It seems fitting then that Paul’s final exhortation in our passage is to Christians who are slaves.  There is perhaps no more difficult position to have in society than that of a slave.  The first century Greco-Roman society was known for the practice of slavery that has at least in theory become outlawed in our modern Western world.  In Crete, the kind of dehumanizing abuse that slaves suffered at the hands of their masters often drove the slaves to act in the most despicable ways.  As a result there was the constant fear by owners of slave revolts and violence.  With this mind, Paul calls Christian slaves in v10 to submit to their masters in everything, and to be well pleasing in all their behavior: so that in everything they may adorn the doctrine of God our Savior.”


Brothers and sisters, with Paul’s words this morning God teaches us about the kind of life he expects from us as we live simultaneously as members of his church and broader society.  God’s ultimate concern in this life is for the expansion of his heavenly kingdom through his church in this evil world.  And God has chosen to do this through the preaching and teaching of sound doctrine.  One very important lesson from the Word of God to us today is that we should live lives that are morally upright and integrated with the world for the sake of the gospel.  For when we live this way, unbelievers will be more likely to reject the gospel because it gives offence, rather than us.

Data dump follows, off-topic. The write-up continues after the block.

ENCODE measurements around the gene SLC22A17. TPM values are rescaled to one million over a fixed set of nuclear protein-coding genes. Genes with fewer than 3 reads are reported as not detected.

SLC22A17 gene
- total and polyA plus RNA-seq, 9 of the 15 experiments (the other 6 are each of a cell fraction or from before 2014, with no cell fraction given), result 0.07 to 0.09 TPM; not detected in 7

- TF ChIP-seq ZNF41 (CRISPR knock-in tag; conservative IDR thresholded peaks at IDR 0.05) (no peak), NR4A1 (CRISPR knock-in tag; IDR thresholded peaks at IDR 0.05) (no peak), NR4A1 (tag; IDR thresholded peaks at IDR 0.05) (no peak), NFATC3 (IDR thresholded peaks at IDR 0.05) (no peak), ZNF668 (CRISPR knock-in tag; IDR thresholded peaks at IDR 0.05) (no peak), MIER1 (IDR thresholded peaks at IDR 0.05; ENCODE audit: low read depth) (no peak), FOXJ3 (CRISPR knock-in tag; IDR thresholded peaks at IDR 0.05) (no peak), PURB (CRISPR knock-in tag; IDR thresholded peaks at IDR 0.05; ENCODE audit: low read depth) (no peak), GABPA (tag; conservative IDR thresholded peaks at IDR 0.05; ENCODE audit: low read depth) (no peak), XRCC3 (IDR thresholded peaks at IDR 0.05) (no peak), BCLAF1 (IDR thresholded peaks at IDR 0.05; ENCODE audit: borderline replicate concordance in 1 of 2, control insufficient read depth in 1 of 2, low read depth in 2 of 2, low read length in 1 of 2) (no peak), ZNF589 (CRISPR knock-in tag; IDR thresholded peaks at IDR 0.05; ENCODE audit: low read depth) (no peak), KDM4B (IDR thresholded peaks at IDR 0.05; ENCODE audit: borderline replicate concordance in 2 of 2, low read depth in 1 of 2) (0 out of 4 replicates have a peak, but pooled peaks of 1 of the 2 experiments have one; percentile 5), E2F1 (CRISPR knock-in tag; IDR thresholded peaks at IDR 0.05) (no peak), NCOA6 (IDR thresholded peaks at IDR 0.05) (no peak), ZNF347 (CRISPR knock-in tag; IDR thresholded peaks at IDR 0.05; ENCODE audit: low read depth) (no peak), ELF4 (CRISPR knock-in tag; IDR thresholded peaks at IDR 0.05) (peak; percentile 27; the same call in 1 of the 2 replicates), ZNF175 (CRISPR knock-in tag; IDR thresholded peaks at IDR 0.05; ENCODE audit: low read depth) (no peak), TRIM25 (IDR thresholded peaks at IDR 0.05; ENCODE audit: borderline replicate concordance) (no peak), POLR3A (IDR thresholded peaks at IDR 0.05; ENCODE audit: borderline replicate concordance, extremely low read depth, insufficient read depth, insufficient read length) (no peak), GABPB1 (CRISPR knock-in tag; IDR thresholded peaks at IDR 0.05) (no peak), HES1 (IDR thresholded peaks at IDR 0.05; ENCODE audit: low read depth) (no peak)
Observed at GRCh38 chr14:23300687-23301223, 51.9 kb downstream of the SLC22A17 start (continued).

At the end of the day, may we always remember that it is Christ who builds his church, and oftentimes despite our sin and our imperfect witness as a church.  May we therefore rejoice in God’s saving grace toward us, and let it motivate us to godly living for the sake of the expansion of his saving kingdom in this world.  Amen.


Simon Jooste, RCSS morning service (Rondebosch, January 20, 2013)

Silence those false teachers! (Titus 1:10-16)

The sheep in the churches on the island of Crete were surrounded by dangerous animals.  One of Crete’s poet-prophets, Epimenides, once joked that the absence of wild beasts on the island could be explained by the presence of humans.  Cretans were known for being lovers of money, viciously greedy, liars and ruthless cheaters.  The Greeks considered Cretans to be among the three most brutish people on the face of the planet.  It is understandable then that the Christians on the island were attracted to false teachers with their insistence that one had to separate from this evil world in order to be saved.  The problem is that while the unbelievers on the island of Crete could rob or maim someone in a dark alley, the false teachers were a danger to people’s souls.  The false teachers in the book of Titus are the kind of ravenous wolves that the Scripture warns against.  And they still roam our churches today.